Michael Macrone

SoMa Hosts First Beauty Contest for Web Sites
(San Francisco Chronicle, March 7, 1997)

By Julia Angwin, Chronicle Staff Writer
Webby Award winners, 1997

The Web met Hollywood last night at the first-ever Webby Awards—the wired, South-of-Market crowd's cyberversion of the Academy Awards.

The young, the hip and the nerdy gathered at a swanky San Francisco club to drink martinis, swing dance and celebrate the best of the Web.

The show is run by The Web magazine, a 6-month-old San Francisco monthly that rates Web sites and interviews celebrities such as David Bowie and Baywatch star Gena Lee Nolin about their Internet habits.

The idea was to make the Web as glamorous as Hollywood, instead of a dreary world of bits and bytes.

So, no awards were given for technical Web prowess; instead, they were doled out to sites sporting sexy pictures and conspiracy theories.

Guests showed up wearing tuxedos and crushed-velvet dresses. They were greeted at the door of Bimbo's 365 Club in North Beach by fedora-clad paparazzi with old '40s-style cameras popping.

“It’s computer geeks playing dress up,” said Nina Hartley, a Bay Area porn star who has her own Web site and helped judge the sex sites category.

Inside, a swing band played while guests sipped cocktails and munched on kebabs and hummus, and surfed the Net at computer stations.

Mayor Willie Brown gave the opening speech, and the emcee was Cintra Wilson, a playwright and columnist.

The actual award ceremony was only an hour long—most of the evening was devoted to dancing and mingling.

Professional dancers in zoot suits did the jitterbug and offered dance lessons to the willing.

The show was one of the hottest tickets in town among Web folks. About 685 people—the legal limit—packed into the nightclub, and show organizers said more than 1,600 people requested the free tickets.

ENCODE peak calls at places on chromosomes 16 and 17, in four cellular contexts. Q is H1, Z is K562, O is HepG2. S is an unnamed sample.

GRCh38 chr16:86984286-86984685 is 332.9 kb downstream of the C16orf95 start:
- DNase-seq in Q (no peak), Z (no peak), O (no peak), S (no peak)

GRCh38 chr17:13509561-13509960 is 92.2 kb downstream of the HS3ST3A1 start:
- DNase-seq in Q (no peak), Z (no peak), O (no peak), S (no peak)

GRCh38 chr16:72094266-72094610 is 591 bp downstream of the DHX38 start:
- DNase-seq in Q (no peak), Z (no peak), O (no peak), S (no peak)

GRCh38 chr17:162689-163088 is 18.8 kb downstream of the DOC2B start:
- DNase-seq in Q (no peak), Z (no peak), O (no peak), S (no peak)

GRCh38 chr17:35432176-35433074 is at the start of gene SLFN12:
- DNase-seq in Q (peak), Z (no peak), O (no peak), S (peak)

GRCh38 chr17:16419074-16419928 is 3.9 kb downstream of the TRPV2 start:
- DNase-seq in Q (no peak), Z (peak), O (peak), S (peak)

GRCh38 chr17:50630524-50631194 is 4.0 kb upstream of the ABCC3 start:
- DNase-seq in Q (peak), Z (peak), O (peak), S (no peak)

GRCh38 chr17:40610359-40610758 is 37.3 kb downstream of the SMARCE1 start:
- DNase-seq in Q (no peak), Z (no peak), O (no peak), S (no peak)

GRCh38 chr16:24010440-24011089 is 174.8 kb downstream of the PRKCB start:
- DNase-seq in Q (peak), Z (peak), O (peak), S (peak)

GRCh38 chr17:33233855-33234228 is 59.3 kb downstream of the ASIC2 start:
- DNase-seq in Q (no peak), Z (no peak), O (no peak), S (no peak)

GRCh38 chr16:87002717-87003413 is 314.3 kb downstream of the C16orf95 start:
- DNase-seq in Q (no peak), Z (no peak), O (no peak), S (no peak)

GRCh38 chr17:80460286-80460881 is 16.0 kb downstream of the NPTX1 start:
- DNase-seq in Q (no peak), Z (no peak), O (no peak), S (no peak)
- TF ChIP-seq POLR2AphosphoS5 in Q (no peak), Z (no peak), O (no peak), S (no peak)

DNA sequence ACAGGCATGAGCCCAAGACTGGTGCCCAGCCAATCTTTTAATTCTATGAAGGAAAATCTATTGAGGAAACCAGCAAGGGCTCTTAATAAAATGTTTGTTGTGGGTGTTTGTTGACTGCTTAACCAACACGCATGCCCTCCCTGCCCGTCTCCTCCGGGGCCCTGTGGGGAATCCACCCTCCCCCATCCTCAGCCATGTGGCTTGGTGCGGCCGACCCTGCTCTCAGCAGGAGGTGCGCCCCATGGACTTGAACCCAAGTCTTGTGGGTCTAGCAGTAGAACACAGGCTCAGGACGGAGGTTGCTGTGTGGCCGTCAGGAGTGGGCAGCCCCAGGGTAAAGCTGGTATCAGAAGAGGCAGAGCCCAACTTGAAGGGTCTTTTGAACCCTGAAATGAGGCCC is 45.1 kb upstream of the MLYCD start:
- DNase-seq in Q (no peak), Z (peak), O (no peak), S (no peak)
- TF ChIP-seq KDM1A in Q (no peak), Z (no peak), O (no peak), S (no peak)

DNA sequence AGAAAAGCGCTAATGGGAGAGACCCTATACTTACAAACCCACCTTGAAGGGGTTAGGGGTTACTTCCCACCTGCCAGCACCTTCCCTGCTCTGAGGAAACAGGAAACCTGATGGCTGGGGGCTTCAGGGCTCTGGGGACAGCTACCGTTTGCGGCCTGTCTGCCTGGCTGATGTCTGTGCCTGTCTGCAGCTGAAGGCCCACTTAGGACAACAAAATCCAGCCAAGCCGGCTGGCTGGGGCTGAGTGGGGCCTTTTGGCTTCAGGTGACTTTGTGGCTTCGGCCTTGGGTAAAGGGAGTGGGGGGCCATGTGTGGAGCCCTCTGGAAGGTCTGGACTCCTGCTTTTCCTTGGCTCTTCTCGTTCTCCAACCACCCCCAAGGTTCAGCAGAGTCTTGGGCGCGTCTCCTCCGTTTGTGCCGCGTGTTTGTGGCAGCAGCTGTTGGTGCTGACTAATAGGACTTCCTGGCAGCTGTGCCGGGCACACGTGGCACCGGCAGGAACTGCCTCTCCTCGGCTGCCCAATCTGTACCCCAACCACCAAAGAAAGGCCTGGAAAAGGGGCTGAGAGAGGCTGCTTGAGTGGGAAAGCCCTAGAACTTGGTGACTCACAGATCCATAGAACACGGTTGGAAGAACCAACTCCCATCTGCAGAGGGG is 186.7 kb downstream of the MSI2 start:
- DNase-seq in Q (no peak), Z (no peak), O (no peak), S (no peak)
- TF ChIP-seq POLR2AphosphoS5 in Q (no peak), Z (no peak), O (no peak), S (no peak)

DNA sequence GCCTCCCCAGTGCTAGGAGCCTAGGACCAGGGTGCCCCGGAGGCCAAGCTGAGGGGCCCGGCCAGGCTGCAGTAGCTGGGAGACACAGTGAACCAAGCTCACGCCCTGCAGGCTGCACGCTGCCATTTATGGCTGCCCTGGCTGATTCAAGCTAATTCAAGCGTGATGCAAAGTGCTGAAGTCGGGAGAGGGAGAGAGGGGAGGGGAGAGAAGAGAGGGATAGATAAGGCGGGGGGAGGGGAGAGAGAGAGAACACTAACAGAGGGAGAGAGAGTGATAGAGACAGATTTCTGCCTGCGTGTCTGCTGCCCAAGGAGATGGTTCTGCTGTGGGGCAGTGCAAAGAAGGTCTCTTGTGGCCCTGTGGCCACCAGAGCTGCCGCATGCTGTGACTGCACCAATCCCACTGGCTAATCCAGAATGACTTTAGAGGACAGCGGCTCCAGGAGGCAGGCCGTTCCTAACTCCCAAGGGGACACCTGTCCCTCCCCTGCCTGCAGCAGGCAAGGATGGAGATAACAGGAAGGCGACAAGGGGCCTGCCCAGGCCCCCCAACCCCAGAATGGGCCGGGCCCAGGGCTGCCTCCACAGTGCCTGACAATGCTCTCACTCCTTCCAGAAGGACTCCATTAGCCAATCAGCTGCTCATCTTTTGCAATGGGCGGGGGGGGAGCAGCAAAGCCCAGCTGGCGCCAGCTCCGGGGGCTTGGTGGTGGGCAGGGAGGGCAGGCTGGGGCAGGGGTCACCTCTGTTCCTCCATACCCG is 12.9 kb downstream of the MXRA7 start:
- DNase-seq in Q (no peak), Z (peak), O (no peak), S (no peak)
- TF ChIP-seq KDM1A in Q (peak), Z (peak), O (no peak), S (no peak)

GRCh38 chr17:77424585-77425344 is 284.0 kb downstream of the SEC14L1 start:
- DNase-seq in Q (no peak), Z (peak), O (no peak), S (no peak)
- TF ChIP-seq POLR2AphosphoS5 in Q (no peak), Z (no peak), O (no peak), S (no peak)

The awards presented last night were judged by a panel of new-and old-media professionals, including editors at Wired, SmartMoney and the Sacramento Bee.

Another set of awards, judged by The Web magazine's readers, were given out simultaneously during a live Webcast of the event.

The big overall winner was ESPN's sports site.

Other winners that took home a one-of-a-kind, hand-blown glass sculpture included a site called Persian Kitty and a site created by a Purdue University graduate student who runs the “Gallery of the Absurd,” which includes the “annoying J. Crew model of the week.”

“Of course, the judging is very subjective,” said 26-year-old show organizer Tiffany Shlain. “It's an overall feeling you get after you've experienced a site."

Even Seth Masia, whose ski site didn't win, was pleased with the awards. “Being nominated has done marvelous things for my career,” he saids, adding that he's received job offers since he was named as a contender.

Some critics said the Web moves too fast for awards to keep up. “Once something wins an award, it’s kind of too late,” said Greg Beasley, a 33-year-old Web consultant. “The things that are hot now won’t win until next year.”*

The Webbys are one of a handful of competitions vying for the title of “Oscars of the Web.”

Competitor NetGuide Magazine is staging its own glitzy award ceremony hosted by comedian Margaret Cho in Los Angeles next week. Another magazine, Yahoo! Internet Life, is considering an award ceremony as well.

Some in the industry felt slighted by the short invitation list for last night's event. Michael Hudes, the president of San Francisco-based Organic Online, one of the best-known Web design firms in the nation, was not invited.

When he heard about the loose criteria for the awards, he suggested an alternative honor: “How about an award for a site that is actually making money?"

* [@atlas won the People’s Voice award for the Arts at this ceremony. It would go on to win the same award the next year. The syllogism fails. —MM]

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First published in the San Francisco Chronicle (March 7, 1997)

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